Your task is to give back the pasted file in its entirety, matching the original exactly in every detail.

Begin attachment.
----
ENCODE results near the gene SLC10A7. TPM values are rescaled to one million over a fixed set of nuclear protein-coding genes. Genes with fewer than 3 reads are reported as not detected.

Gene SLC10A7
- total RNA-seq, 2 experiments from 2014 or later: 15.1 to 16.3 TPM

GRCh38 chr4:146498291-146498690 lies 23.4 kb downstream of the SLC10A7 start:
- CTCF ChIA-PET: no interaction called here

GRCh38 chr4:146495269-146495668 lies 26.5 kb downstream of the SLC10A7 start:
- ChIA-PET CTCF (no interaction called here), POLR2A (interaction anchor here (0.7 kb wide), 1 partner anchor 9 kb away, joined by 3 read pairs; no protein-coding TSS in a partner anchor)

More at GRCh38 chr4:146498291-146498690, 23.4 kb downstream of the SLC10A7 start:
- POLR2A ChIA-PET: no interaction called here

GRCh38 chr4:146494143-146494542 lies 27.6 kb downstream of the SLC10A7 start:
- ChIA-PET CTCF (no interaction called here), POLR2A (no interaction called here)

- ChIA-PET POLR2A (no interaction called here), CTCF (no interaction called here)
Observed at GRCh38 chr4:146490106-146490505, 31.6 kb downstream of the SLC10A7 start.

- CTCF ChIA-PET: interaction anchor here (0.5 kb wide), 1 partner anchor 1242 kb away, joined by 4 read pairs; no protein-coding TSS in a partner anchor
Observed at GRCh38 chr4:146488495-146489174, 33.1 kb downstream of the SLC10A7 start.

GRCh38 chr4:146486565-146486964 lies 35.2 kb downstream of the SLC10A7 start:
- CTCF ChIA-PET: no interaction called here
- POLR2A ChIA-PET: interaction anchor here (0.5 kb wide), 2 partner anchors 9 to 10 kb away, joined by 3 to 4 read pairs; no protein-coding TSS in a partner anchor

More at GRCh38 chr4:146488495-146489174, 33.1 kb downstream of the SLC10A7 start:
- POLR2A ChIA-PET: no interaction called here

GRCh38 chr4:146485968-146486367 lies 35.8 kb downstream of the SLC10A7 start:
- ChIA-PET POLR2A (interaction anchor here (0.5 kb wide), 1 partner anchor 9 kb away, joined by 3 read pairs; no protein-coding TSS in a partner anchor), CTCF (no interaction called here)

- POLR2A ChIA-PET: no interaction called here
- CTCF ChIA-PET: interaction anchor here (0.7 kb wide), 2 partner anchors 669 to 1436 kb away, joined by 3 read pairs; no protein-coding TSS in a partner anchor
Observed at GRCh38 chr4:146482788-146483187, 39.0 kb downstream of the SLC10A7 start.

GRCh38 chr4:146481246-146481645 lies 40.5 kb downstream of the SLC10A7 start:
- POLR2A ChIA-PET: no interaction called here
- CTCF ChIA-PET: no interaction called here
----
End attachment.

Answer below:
ENCODE results near the gene SLC10A7. TPM values are rescaled to one million over a fixed set of nuclear protein-coding genes. Genes with fewer than 3 reads are reported as not detected.

Gene SLC10A7
- total RNA-seq, 2 experiments from 2014 or later: 15.1 to 16.3 TPM

GRCh38 chr4:146498291-146498690 lies 23.4 kb downstream of the SLC10A7 start:
- CTCF ChIA-PET: no interaction called here

GRCh38 chr4:146495269-146495668 lies 26.5 kb downstream of the SLC10A7 start:
- ChIA-PET CTCF (no interaction called here), POLR2A (interaction anchor here (0.7 kb wide), 1 partner anchor 9 kb away, joined by 3 read pairs; no protein-coding TSS in a partner anchor)

More at GRCh38 chr4:146498291-146498690, 23.4 kb downstream of the SLC10A7 start:
- POLR2A ChIA-PET: no interaction called here

GRCh38 chr4:146494143-146494542 lies 27.6 kb downstream of the SLC10A7 start:
- ChIA-PET CTCF (no interaction called here), POLR2A (no interaction called here)

- ChIA-PET POLR2A (no interaction called here), CTCF (no interaction called here)
Observed at GRCh38 chr4:146490106-146490505, 31.6 kb downstream of the SLC10A7 start.

- CTCF ChIA-PET: interaction anchor here (0.5 kb wide), 1 partner anchor 1242 kb away, joined by 4 read pairs; no protein-coding TSS in a partner anchor
Observed at GRCh38 chr4:146488495-146489174, 33.1 kb downstream of the SLC10A7 start.

GRCh38 chr4:146486565-146486964 lies 35.2 kb downstream of the SLC10A7 start:
- CTCF ChIA-PET: no interaction called here
- POLR2A ChIA-PET: interaction anchor here (0.5 kb wide), 2 partner anchors 9 to 10 kb away, joined by 3 to 4 read pairs; no protein-coding TSS in a partner anchor

More at GRCh38 chr4:146488495-146489174, 33.1 kb downstream of the SLC10A7 start:
- POLR2A ChIA-PET: no interaction called here

GRCh38 chr4:146485968-146486367 lies 35.8 kb downstream of the SLC10A7 start:
- ChIA-PET POLR2A (interaction anchor here (0.5 kb wide), 1 partner anchor 9 kb away, joined by 3 read pairs; no protein-coding TSS in a partner anchor), CTCF (no interaction called here)

- POLR2A ChIA-PET: no interaction called here
- CTCF ChIA-PET: interaction anchor here (0.7 kb wide), 2 partner anchors 669 to 1436 kb away, joined by 3 read pairs; no protein-coding TSS in a partner anchor
Observed at GRCh38 chr4:146482788-146483187, 39.0 kb downstream of the SLC10A7 start.

GRCh38 chr4:146481246-146481645 lies 40.5 kb downstream of the SLC10A7 start:
- POLR2A ChIA-PET: no interaction called here
- CTCF ChIA-PET: no interaction called here